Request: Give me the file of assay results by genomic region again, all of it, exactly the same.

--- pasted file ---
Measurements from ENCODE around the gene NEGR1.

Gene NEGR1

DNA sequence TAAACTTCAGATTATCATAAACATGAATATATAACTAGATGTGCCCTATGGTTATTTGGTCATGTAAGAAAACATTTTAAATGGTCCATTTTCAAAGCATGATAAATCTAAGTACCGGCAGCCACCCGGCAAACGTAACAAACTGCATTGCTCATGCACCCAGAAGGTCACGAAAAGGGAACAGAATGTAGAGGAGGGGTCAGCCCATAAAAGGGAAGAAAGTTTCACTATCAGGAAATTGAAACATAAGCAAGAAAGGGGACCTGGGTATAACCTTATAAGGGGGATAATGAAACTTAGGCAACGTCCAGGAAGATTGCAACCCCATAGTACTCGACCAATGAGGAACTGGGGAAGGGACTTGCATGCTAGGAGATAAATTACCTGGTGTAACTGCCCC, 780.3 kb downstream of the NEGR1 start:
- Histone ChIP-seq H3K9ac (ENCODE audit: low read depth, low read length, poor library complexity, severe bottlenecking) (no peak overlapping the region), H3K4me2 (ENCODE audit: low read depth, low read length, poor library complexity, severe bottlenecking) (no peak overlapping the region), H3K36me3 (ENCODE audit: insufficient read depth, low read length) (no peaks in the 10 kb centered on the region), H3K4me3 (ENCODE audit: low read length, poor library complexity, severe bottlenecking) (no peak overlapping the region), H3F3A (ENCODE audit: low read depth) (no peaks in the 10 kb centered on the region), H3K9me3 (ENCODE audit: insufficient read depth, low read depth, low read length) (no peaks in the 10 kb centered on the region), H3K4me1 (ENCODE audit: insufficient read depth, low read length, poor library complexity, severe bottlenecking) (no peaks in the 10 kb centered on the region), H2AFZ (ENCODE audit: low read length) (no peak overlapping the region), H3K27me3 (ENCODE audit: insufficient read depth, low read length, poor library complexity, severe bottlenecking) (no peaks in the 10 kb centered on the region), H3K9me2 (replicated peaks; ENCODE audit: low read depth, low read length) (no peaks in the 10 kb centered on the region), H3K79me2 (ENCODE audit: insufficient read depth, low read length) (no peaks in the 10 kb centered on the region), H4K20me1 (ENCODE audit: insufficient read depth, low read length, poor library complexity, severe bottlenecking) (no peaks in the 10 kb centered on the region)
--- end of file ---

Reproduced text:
Measurements from ENCODE around the gene NEGR1.

Gene NEGR1

DNA sequence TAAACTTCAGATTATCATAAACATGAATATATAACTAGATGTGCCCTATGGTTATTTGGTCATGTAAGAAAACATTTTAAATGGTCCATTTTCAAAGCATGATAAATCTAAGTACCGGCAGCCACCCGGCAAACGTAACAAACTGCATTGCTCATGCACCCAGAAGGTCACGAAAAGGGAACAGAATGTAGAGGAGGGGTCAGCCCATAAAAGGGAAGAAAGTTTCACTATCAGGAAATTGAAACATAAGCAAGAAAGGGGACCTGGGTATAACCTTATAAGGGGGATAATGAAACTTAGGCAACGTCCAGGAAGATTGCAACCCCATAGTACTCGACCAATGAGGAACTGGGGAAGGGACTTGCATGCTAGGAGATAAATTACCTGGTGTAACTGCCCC, 780.3 kb downstream of the NEGR1 start:
- Histone ChIP-seq H3K9ac (ENCODE audit: low read depth, low read length, poor library complexity, severe bottlenecking) (no peak overlapping the region), H3K4me2 (ENCODE audit: low read depth, low read length, poor library complexity, severe bottlenecking) (no peak overlapping the region), H3K36me3 (ENCODE audit: insufficient read depth, low read length) (no peaks in the 10 kb centered on the region), H3K4me3 (ENCODE audit: low read length, poor library complexity, severe bottlenecking) (no peak overlapping the region), H3F3A (ENCODE audit: low read depth) (no peaks in the 10 kb centered on the region), H3K9me3 (ENCODE audit: insufficient read depth, low read depth, low read length) (no peaks in the 10 kb centered on the region), H3K4me1 (ENCODE audit: insufficient read depth, low read length, poor library complexity, severe bottlenecking) (no peaks in the 10 kb centered on the region), H2AFZ (ENCODE audit: low read length) (no peak overlapping the region), H3K27me3 (ENCODE audit: insufficient read depth, low read length, poor library complexity, severe bottlenecking) (no peaks in the 10 kb centered on the region), H3K9me2 (replicated peaks; ENCODE audit: low read depth, low read length) (no peaks in the 10 kb centered on the region), H3K79me2 (ENCODE audit: insufficient read depth, low read length) (no peaks in the 10 kb centered on the region), H4K20me1 (ENCODE audit: insufficient read depth, low read length, poor library complexity, severe bottlenecking) (no peaks in the 10 kb centered on the region)